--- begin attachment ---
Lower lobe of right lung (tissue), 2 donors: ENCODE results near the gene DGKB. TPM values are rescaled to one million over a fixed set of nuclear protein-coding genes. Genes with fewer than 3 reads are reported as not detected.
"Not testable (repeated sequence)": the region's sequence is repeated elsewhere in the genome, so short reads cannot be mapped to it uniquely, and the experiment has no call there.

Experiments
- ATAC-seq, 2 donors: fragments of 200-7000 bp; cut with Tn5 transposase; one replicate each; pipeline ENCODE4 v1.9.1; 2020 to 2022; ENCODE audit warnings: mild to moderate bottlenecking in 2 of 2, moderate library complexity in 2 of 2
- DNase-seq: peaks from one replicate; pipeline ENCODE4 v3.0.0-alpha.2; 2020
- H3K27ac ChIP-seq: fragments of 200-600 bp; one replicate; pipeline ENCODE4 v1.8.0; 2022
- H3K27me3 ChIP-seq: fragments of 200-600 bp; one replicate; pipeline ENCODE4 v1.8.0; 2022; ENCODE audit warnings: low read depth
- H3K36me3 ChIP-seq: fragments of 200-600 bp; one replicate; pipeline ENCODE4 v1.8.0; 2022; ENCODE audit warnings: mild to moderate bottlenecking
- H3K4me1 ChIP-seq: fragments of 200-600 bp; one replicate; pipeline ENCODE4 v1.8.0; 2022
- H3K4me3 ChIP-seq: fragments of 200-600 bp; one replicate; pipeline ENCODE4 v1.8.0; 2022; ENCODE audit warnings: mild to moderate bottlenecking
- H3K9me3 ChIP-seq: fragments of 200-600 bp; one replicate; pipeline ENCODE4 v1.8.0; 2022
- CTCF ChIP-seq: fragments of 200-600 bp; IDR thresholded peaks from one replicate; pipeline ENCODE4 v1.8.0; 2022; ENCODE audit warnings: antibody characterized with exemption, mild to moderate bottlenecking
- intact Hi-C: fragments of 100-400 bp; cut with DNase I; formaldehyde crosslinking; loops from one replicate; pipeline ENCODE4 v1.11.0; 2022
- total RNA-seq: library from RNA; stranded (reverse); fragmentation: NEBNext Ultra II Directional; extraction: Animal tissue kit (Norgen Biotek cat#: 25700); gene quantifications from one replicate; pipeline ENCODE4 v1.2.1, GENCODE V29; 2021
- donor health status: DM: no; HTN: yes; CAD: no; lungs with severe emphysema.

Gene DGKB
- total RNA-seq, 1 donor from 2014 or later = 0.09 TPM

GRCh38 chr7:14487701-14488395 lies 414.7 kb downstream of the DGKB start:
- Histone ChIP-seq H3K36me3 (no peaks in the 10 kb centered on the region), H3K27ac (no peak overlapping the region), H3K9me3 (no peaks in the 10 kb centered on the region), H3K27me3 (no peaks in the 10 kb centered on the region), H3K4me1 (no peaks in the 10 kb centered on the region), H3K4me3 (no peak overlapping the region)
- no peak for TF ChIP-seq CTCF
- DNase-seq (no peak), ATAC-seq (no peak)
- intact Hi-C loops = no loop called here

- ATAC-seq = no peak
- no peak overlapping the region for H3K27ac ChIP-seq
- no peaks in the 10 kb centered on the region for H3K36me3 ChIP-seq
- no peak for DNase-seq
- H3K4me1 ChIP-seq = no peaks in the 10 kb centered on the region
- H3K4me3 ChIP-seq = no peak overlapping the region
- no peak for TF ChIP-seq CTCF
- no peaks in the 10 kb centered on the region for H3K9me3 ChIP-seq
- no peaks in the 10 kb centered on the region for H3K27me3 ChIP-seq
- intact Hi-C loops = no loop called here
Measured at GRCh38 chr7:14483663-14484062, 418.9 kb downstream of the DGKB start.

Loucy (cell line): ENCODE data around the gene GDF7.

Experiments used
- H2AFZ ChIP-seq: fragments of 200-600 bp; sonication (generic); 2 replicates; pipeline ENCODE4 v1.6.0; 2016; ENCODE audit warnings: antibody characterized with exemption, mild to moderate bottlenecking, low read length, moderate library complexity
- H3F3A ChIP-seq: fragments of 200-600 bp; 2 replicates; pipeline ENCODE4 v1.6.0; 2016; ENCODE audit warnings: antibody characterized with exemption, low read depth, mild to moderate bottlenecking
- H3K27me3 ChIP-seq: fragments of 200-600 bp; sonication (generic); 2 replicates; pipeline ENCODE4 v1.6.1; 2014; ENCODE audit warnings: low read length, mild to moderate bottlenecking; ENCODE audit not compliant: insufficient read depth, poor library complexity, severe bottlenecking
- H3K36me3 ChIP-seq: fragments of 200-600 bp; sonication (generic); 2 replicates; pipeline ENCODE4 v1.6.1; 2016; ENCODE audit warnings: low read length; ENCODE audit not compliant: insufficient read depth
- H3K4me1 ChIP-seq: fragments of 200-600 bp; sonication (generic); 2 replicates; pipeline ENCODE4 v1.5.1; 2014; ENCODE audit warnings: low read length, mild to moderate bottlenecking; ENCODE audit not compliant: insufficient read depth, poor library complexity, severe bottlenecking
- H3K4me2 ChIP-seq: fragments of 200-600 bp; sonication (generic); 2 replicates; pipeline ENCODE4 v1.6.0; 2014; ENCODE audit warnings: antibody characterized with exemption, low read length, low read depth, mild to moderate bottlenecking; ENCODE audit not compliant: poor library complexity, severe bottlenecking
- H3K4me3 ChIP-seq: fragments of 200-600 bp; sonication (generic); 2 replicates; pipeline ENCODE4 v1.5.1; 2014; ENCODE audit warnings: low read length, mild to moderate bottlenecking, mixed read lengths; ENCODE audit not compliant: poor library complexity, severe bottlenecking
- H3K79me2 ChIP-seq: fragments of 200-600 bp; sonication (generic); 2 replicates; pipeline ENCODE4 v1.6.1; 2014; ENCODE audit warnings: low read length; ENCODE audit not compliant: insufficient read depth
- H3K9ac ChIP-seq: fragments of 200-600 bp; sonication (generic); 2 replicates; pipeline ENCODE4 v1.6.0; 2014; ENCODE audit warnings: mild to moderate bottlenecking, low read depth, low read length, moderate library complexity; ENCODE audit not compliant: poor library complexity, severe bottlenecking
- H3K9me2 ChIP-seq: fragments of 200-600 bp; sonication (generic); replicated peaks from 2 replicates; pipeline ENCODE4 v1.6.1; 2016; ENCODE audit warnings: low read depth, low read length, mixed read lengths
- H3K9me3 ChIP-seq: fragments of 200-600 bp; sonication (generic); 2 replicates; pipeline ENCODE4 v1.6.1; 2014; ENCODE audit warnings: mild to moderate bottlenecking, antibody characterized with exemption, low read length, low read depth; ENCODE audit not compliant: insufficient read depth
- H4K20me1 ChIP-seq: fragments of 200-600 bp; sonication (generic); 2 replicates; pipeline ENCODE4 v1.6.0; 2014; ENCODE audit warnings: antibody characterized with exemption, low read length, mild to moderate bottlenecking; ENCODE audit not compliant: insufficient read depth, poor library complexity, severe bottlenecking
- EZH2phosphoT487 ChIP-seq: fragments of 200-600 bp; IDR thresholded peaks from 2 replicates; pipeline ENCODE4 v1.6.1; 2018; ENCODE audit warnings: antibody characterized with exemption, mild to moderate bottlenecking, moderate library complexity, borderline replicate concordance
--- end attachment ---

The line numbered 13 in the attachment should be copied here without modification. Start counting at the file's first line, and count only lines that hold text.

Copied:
- intact Hi-C: fragments of 100-400 bp; cut with DNase I; formaldehyde crosslinking; loops from one replicate; pipeline ENCODE4 v1.11.0; 2022